The Japanese language does not have tone, but does have pitch accent, so that 雨 áme (rain), with a drop in pitch (a downstep) after the first syllable, is distinguished from あめ ame (candy), which has no downstep. Not to be confused with the Javanese language. ... Pitch accent is a kind of accent system employed in many languages around the world. ... Downstep is a phonemic or phonetic downward shift of tone between the syllables or words of a tonal language. ...


The Americas

Several North American languages have tone, one of which is Cherokee, said to be the most musical of the Iroquoian languages. Cherokee has six tones (1 low, 2 medium, 3 high, 4 very high, 23 rising and 32 falling).


In Mesoamericanist linguistics, /1/ stands for High tone and /5/ stands for Low tone. It is also common to see acute accents for high tone and grave accents for low tone and combinations of these for contour tones. Several popular orthographies use ‹j› or ‹h› after a vowel to indicate low tone.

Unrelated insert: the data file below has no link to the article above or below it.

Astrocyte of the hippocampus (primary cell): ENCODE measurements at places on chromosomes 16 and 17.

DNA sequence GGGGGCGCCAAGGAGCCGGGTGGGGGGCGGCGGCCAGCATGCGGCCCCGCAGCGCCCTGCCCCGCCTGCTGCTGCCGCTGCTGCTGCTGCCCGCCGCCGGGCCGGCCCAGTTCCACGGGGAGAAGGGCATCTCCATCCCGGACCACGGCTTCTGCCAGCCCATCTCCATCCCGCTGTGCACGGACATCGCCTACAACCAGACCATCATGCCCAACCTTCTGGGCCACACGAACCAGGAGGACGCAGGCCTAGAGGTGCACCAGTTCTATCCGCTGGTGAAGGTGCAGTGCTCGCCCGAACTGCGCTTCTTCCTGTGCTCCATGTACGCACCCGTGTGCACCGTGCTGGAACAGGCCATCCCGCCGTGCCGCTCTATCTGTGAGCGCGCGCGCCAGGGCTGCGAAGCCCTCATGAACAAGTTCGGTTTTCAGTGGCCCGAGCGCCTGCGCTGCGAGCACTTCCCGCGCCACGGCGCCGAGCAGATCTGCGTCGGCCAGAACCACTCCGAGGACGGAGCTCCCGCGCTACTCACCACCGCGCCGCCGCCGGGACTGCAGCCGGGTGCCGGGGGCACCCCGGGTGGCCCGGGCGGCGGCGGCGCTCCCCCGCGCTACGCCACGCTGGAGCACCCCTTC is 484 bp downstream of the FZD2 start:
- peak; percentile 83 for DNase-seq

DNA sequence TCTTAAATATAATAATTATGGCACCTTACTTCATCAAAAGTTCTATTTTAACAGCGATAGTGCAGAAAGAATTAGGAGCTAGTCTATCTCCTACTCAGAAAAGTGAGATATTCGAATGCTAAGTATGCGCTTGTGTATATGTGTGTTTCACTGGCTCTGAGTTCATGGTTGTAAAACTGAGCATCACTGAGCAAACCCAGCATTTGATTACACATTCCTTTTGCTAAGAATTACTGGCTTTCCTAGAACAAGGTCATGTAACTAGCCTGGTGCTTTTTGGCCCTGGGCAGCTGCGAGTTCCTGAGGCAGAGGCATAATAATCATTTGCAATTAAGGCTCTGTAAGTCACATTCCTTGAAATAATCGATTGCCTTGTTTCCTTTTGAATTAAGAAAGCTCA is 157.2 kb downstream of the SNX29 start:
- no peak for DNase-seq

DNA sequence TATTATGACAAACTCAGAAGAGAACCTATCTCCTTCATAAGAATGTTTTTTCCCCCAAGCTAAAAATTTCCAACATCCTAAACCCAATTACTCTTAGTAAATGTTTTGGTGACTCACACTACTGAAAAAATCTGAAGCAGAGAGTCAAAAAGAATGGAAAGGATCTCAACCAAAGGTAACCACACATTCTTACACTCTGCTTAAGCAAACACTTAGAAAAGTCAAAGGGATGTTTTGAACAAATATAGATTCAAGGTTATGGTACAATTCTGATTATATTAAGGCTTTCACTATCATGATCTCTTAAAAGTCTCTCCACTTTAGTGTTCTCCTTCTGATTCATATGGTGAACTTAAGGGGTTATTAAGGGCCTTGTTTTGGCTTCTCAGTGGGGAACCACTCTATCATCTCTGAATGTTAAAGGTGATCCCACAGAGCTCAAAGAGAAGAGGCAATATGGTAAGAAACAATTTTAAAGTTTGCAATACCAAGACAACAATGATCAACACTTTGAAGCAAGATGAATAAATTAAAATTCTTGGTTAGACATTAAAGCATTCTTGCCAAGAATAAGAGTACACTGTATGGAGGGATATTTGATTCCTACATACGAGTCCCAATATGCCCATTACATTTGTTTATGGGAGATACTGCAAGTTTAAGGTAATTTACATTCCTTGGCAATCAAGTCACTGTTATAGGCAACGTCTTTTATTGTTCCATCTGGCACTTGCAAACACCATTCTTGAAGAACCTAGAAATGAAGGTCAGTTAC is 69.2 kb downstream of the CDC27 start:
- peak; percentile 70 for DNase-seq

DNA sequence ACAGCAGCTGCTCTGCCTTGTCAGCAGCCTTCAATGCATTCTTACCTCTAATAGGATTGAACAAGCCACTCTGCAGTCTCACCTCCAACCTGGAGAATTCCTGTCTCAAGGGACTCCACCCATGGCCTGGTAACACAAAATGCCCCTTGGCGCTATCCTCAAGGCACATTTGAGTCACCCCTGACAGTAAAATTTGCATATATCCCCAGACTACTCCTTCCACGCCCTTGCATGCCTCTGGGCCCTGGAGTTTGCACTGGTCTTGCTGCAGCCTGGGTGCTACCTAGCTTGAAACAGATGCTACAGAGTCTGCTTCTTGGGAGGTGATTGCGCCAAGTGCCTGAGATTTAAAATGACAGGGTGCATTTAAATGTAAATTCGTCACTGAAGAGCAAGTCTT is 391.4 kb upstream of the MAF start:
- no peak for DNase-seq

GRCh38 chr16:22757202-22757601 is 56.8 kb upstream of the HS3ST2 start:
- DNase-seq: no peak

Southern Athabascan languages that include the Navajo and Apache languages are tonal, and are analyzed as having 2 tones, high and low. One variety of Hopi has developed tone, as has the Cheyenne language. Pre-contact distribution of Southern Athabaskan languages Southern Athabaskan (also Apachean) is a subfamily of Athabaskan languages spoken in the North American Southwest. ... Reading Adahooniigii — The Navajo Language Monthly Navajo or Navaho (native name: Diné bizaad) is an Athabaskan language (of Na-Dené stock) spoken in the southwest United States by the Navajo people (Diné). It is geographically and linguistically one of the Southern Athabaskan languages (the majority of Athabaskan languages are spoken... Southern Athabaskan (also Apachean) is a subfamily of Athabaskan languages spoken primarily in the North American Southwest (including Arizona, New Mexico, Colorado, Utah, Sonora) with two outliers in Oklahoma and Texas. ... Hopi is an Uto-Aztecan language spoken by the Hopi people of northeastern Arizona, USA, although today some Hopi are monolingual English speakers. ... The Cheyenne language (Tsėhesenėstsestotse or, in easier spelling, Tsisinstsistots) is a Native American language spoken in present-day Montana and Oklahoma, USA. It is part of the Algonquian language family. ...